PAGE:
Sometimes I get frustrated with my turtle-paced sanctification.
I have a desire to be more like Jesus because God deserves followers who are Christlike. But, turns out, transforming a sinful human into the likeness of Christ isn’t an overnight process.
(I wonder why that is… God is sovereign. He designed this whole system. He could have made us instantly fully sanctified at the moment of our conversion, but He chose not to. He thinks it is better for us and brings Him more glory if He ever so slowly makes us over instead of doing it in one fell swoop. I suppose He sees value in the journey…)
When I’m in a pattern of self-loathing, I think of Paul’s similar frustration with himself: “…what I want to do I do not do, but what I hate I do…for I have the desire to do what is good, but I cannot carry it out. For what I do is not the good I want to do; no, the evil I do not want to do–this I keep on doing,” (Romans 7:15-19).
Paul is so frustrated with himself, he exclaims, “What a wretched man I am! Who will rescue me from this body of death?”
Good ol’ Paul. He has just a touch of melodramatic flare, and I appreciate that because so do I. I feel just as terrible about myself as Paul does about himself.
When we long to be making more spiritual headway than we actually are, our views of ourselves and of our circumstances become characterized by hopelessness. We consider ourselves “wretched” and helplessly trapped in a body that simply will not stop sinning!
But we can’t stay there.
God did not call us to lives of hopelessness. Instead, He extends the most generous offer of all time–an offer to rescue us.
Paul answers his own question, “Who will rescue me from this body of death?” with “Thanks be to God–through Jesus Christ our Lord!”
Who will rescue us? God Himself! Because the truth is we are hopelessly addicted to sin unless God intervenes.
And the way God chooses to rescue us from the curse of our own sinfulness is through Jesus. (Hence Jesus’ statement, “I am the way and the truth and the life. No one comes to the Father except through me,” (John 14:6).)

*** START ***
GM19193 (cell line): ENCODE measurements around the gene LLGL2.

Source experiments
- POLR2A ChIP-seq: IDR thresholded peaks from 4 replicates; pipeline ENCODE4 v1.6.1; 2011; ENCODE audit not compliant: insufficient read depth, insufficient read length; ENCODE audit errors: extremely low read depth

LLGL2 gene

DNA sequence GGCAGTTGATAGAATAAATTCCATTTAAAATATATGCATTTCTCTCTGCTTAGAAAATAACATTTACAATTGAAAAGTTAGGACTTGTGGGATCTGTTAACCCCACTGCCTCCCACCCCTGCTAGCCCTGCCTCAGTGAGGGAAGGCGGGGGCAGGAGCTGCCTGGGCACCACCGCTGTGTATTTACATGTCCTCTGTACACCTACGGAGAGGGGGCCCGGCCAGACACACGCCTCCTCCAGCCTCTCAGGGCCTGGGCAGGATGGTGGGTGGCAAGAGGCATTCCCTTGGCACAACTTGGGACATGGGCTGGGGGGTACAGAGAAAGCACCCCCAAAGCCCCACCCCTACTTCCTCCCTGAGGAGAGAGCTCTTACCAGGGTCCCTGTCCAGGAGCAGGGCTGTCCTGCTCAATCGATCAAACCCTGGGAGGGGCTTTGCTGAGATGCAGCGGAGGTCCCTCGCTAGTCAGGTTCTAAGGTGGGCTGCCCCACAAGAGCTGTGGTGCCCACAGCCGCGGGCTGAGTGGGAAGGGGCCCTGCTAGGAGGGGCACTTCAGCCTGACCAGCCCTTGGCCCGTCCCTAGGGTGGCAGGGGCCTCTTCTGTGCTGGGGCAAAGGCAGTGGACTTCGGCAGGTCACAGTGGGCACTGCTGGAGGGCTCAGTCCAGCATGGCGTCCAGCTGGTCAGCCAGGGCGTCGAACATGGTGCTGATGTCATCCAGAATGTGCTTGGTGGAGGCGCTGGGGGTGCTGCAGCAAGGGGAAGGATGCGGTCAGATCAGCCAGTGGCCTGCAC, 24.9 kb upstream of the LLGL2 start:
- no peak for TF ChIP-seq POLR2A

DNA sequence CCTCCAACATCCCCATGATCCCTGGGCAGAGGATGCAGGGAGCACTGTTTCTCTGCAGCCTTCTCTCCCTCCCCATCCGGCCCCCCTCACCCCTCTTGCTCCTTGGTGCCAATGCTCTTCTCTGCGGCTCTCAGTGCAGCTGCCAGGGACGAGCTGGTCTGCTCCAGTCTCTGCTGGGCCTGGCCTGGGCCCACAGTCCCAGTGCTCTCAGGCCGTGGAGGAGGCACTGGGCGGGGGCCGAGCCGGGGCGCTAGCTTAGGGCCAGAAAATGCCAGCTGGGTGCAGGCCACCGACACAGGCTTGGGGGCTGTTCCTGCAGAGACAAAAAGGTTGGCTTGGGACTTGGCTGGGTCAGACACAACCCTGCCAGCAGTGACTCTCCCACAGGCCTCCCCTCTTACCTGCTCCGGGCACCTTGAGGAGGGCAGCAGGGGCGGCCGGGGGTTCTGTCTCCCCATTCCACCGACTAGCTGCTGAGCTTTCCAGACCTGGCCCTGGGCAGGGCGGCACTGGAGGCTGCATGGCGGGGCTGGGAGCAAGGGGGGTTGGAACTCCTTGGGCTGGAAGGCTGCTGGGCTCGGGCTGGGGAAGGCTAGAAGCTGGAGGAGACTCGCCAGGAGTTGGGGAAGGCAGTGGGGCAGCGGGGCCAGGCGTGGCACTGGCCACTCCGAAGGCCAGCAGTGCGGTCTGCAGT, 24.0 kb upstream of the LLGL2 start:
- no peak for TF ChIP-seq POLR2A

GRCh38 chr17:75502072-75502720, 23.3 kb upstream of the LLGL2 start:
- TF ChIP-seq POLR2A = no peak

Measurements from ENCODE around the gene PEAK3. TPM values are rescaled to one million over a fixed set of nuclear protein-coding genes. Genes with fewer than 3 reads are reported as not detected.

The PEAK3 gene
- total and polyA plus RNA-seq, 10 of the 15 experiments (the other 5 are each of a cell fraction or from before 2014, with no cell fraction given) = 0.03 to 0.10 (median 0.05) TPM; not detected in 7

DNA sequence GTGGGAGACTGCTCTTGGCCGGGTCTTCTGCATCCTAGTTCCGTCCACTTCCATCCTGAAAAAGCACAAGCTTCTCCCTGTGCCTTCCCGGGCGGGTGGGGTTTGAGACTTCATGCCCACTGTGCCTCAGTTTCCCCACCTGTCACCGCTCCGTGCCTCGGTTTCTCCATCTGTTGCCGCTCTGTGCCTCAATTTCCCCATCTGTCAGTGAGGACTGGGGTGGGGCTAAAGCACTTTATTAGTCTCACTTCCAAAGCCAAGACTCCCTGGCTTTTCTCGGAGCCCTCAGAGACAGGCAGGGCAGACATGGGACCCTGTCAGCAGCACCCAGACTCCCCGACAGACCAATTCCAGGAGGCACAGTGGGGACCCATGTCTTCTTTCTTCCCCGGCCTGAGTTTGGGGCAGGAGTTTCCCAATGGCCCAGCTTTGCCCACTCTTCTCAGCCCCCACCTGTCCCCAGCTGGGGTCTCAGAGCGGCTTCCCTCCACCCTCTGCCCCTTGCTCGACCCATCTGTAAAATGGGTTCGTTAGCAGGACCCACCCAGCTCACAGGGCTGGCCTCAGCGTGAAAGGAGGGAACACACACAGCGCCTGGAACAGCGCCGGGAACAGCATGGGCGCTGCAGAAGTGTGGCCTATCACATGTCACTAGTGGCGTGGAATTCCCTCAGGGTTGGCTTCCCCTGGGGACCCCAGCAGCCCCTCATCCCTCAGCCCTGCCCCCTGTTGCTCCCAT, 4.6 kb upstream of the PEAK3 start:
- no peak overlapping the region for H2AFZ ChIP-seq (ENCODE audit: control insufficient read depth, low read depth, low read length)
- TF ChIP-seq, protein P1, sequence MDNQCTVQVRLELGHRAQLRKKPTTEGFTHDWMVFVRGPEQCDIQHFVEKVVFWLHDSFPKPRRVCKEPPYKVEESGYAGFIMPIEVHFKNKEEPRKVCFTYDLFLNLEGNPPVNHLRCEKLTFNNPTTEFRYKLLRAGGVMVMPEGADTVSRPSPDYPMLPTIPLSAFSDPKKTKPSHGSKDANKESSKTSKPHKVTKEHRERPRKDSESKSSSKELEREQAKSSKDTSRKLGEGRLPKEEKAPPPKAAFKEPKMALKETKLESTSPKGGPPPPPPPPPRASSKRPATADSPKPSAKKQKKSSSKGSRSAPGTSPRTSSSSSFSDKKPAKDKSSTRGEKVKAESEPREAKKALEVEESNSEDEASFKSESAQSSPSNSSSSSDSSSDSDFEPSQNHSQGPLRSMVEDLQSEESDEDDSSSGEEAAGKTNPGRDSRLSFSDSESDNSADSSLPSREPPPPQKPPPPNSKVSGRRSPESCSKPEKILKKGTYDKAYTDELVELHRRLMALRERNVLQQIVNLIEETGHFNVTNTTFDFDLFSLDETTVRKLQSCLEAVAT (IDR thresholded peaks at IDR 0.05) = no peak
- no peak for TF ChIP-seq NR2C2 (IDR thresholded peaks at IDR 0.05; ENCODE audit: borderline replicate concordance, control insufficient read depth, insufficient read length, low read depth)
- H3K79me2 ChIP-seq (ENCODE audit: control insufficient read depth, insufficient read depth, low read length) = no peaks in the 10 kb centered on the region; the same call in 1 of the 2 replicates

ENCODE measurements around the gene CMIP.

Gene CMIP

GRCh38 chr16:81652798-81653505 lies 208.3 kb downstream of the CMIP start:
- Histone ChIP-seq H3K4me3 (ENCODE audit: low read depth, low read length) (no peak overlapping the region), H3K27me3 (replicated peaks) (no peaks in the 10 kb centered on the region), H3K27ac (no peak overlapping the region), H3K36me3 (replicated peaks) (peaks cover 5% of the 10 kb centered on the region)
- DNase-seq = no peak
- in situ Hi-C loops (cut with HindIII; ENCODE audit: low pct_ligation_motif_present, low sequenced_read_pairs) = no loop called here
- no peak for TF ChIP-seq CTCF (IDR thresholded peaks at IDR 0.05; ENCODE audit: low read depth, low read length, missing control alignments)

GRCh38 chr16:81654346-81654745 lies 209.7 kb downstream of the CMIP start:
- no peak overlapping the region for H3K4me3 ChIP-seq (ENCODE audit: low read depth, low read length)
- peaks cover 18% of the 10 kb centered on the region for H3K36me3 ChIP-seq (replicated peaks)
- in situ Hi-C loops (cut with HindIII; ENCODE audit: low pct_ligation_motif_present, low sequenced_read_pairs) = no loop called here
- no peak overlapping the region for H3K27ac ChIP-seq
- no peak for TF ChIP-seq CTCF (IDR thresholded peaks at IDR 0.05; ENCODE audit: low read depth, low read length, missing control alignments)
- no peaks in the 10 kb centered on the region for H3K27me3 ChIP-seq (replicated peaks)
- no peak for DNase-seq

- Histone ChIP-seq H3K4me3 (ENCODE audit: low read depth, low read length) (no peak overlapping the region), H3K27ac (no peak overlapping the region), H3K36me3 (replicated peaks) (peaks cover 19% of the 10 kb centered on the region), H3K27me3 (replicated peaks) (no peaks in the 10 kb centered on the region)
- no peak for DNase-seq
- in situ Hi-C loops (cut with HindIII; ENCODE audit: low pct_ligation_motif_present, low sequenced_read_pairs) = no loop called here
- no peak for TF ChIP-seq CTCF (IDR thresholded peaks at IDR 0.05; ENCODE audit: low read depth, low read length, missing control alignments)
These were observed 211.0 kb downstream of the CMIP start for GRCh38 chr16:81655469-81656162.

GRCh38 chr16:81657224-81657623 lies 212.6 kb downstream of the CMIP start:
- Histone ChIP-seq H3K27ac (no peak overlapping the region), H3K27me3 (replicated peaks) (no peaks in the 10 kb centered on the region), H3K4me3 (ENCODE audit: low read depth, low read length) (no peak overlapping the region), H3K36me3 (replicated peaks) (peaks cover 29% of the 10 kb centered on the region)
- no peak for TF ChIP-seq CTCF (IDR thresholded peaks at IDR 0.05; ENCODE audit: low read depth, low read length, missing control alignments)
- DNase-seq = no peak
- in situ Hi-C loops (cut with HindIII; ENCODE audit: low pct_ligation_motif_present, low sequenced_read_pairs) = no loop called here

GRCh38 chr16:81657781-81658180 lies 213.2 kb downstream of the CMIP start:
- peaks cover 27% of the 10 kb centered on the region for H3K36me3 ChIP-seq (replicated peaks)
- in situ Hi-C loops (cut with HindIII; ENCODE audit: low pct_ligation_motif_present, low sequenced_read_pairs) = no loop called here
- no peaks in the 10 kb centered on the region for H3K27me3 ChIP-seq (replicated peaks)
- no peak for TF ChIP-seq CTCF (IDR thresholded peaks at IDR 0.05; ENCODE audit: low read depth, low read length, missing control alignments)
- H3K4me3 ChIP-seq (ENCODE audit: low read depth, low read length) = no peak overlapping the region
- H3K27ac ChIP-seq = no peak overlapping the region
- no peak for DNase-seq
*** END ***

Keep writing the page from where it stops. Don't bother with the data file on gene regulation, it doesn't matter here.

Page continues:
When we understand the extent of our sin, that we cannot correct it or eliminate it in our own power, and that sinless Jesus’ substitutionary atonement is the preferred (and only) way to make amends between us and God, we become Christians.
And when we become Christians, the Holy Spirit comes and exists inside of us. And while He is in there, He continually leads us into all truth, convicts us of sin, and empowers us to do righteous things we cannot do under our own power.
In a word, He is sanctifying us.
This is a life-long process, much to my chagrin, but this blessing from Paul brings me joy: “May God himself, the God of peace, sanctify you through and through. May your whole spirit, soul and body be kept blameless at the coming of our Lord Jesus Christ. The one who calls you is faithful and he will do it,” (1 Thessalonians 5:23-24).
Other translations read sanctify you completely, entirely, and wholly.
Paul believes our perfect sanctification is going to happen. We can count on it. We will get there. It may seem like we’re moving at a snail’s pace right now, but God is faithful, and–this is the best part–He will do it!
Our total sanctification depends upon God, not us. We don’t have to work to conjure up righteous attributes. That would be depending on our own strength, which Paul established in Romans is fruitless.
We simply invite God to continue to sanctify us through the Spirit that lives inside us on account of our faith in Jesus. (It’s a trinitarian endeavor.) And when we get frustrated with the pace of our sanctification, let us remind ourselves we will get there. One day. In His timing.
And let that hope give our minds rest from any and all self-loathing thoughts. He is faithful; He will do it.